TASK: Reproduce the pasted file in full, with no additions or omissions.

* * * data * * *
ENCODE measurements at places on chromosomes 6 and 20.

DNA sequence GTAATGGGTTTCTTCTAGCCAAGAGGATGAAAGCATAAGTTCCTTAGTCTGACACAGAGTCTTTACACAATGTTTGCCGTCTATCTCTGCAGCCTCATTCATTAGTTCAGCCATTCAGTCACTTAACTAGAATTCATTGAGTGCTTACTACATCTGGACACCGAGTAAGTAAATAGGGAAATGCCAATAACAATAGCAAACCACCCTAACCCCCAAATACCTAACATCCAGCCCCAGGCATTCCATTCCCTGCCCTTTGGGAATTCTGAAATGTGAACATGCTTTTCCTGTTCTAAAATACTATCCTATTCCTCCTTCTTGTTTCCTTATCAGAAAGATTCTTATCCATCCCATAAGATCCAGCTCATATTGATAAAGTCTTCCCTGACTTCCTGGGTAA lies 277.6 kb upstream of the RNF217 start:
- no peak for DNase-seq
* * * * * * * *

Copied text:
ENCODE measurements at places on chromosomes 6 and 20.

DNA sequence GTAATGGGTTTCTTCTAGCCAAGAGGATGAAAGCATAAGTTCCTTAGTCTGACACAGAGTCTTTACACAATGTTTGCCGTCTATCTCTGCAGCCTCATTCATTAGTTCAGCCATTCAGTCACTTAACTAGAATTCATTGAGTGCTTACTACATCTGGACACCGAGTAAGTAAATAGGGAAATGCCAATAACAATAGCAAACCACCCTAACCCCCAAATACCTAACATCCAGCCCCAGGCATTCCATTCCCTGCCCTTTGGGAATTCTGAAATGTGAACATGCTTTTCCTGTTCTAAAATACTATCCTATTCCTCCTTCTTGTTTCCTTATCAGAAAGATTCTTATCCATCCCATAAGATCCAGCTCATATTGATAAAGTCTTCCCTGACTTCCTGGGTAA lies 277.6 kb upstream of the RNF217 start:
- no peak for DNase-seq